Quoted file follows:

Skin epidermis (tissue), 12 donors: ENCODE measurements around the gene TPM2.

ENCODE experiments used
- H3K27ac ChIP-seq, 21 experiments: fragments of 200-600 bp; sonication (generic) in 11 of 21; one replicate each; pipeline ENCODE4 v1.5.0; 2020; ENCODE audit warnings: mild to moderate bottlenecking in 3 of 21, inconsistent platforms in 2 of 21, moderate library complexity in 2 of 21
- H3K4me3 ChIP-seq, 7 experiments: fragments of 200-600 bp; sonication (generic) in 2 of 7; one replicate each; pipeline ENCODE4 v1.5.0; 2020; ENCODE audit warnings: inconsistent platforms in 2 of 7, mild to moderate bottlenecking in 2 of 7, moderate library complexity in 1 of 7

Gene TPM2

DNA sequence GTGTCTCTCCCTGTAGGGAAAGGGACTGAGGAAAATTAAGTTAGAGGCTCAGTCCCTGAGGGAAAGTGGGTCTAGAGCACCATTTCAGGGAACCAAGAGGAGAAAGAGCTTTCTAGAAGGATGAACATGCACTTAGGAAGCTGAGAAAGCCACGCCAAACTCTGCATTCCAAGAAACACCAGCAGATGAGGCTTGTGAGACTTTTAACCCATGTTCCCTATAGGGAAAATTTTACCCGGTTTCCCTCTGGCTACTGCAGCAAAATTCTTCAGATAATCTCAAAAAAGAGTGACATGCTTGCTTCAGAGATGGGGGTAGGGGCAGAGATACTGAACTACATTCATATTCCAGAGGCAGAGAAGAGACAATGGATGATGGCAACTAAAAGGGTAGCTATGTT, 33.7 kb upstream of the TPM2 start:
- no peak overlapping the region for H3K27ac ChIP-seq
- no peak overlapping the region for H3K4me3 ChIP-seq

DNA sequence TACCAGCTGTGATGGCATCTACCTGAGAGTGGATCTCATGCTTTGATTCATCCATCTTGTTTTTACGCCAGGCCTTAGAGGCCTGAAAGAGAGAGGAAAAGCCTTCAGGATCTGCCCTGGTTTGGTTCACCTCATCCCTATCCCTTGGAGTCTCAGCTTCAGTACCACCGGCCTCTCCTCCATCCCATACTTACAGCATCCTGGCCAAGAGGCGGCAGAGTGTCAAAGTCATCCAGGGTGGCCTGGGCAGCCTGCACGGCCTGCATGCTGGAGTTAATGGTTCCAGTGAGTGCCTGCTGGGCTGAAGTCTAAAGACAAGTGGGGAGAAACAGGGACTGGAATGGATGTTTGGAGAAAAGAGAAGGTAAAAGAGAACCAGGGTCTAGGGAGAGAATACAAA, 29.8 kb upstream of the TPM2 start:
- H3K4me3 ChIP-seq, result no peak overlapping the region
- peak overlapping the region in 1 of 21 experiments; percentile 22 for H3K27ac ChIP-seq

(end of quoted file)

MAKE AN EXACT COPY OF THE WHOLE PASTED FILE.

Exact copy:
Skin epidermis (tissue), 12 donors: ENCODE measurements around the gene TPM2.

ENCODE experiments used
- H3K27ac ChIP-seq, 21 experiments: fragments of 200-600 bp; sonication (generic) in 11 of 21; one replicate each; pipeline ENCODE4 v1.5.0; 2020; ENCODE audit warnings: mild to moderate bottlenecking in 3 of 21, inconsistent platforms in 2 of 21, moderate library complexity in 2 of 21
- H3K4me3 ChIP-seq, 7 experiments: fragments of 200-600 bp; sonication (generic) in 2 of 7; one replicate each; pipeline ENCODE4 v1.5.0; 2020; ENCODE audit warnings: inconsistent platforms in 2 of 7, mild to moderate bottlenecking in 2 of 7, moderate library complexity in 1 of 7

Gene TPM2

DNA sequence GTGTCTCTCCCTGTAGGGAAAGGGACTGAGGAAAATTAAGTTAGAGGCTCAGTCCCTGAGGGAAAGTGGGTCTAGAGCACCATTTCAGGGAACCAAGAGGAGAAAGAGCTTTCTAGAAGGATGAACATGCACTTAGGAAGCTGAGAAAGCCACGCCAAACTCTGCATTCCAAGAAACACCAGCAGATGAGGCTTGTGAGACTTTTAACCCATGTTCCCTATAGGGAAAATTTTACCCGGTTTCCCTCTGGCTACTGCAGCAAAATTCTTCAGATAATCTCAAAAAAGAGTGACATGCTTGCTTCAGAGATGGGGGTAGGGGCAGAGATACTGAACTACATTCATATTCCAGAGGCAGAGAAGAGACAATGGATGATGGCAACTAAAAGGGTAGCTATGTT, 33.7 kb upstream of the TPM2 start:
- no peak overlapping the region for H3K27ac ChIP-seq
- no peak overlapping the region for H3K4me3 ChIP-seq

DNA sequence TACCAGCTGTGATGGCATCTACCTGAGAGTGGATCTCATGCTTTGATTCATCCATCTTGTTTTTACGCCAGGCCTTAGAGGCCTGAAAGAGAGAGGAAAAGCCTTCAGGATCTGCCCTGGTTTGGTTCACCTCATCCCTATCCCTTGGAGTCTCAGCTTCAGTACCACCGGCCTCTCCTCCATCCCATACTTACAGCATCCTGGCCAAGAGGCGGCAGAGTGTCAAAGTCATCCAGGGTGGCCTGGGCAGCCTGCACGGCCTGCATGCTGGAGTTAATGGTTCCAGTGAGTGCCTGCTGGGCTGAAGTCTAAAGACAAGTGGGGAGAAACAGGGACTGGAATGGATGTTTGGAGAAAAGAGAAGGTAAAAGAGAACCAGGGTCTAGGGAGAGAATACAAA, 29.8 kb upstream of the TPM2 start:
- H3K4me3 ChIP-seq, result no peak overlapping the region
- peak overlapping the region in 1 of 21 experiments; percentile 22 for H3K27ac ChIP-seq